The Coast News Group

Law throws wrench in city’s housing plans

ENCINITAS — Several new state housing laws have set back the city of Encinitas in its efforts to draft a long-overdue affordable housing plan.

Encinitas is the lone city in the county without an updated Housing Element, a state-mandated plan that maps out where cities intend to zone for denser, more affordable housing units.

Voters rejected the city’s most recent attempt, Measure T, in 2016, and a four-member subcommittee has worked since early this year to create a plan that would pass muster with Measure T opponents and the community at large.

But a city-hired consultant informed the Housing Element task force at its most recent meeting in September that three housing bills signed into law by Gov. Jerry Brown would significantly change the city’s approach.

One of the laws makes it tougher for cities to use already developed sites in future housing element plans, the state making the case that cities have included such sites without a reasonable expectation that housing will ever be developed on them.

Another requires cities trying to satisfy more than half of their housing element needs on non-vacant sites to provide evidence that the current use on the site would be discontinued.
Much of the city’s previous and current housing element attempts have centered around commercial properties that could be converted to mixed-use housing, as residents have fiercely opposed zoning some of the city’s prominent vacant properties.

This, however, is going to change, city officials said.

“There’s no question that we’ve had our housing element turned upside down,” said Councilman Tony Kranz, one of two elected officials on the task force. “The new laws essentially will cause us to revisit all of the sites that were studied for this version of the housing element.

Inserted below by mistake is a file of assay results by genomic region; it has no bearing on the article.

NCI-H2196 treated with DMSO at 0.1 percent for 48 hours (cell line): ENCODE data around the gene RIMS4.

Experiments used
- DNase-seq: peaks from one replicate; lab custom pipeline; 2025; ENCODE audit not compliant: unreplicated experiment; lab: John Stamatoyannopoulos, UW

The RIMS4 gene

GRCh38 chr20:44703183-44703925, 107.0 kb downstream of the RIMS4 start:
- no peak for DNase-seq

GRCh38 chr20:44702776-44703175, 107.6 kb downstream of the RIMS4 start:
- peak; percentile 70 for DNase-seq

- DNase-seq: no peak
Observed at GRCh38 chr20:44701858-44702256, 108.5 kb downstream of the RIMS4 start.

“We were looking at this as more of an infill thing that replaces infill structures, and clearly the state is not too keen on that approach,” Kranz said.

One of the sites that the city previously considered but kept off of the Measure T housing map is property along Quail Gardens Drive, which residents fiercely opposed.

“The challenge for us is to come up with sites that are … acceptable to voters,” Mayor Catherine Blakespear said at the city’s most recent council meeting. She serves with Kranz on the task force. “Previously, sites like Quail Gardens and the flower fields were removed. Those things are going to be back on the table.”

The final law will require cities to accommodate surplus sites in the event that a market rate development is built on a housing element site and doesn’t provide low- or moderate-income housing. This was an unpopular element of Measure T, which included a large “buffer” in the event housing couldn’t be built on one of the primary sites.

Kranz said that this was already a requirement for cities, but the new law reinforces that cities have to plan for additional sites if market-rate development occurs on the chosen sites.

The new state laws go into effect Jan. 1, 2018, and most cities would have to comply with them during the next housing element cycle, in 2020. Since Encinitas doesn’t have an updated element, the new laws will apply to the current housing cycle.

Much of the task force’s discussions over the past few months has been on how to craft a plan that would satisfy the state’s housing mandates while capping building heights at 20 feet and keeping the density of the developments at lower than 30 units per acre, sticking points for opponents of Measure T.

Without the luxury of using infill sites, city staff will have to determine if the city can meet the housing mandates on less land and satisfy resident’s wishes for less dense and shorter developments.

David Barquist, the city’s contract housing element specialist, will return to the task force at 5 p.m. Oct. 16 with an analysis of the vacant sites so the task force can proceed with its overhaul of the plan.

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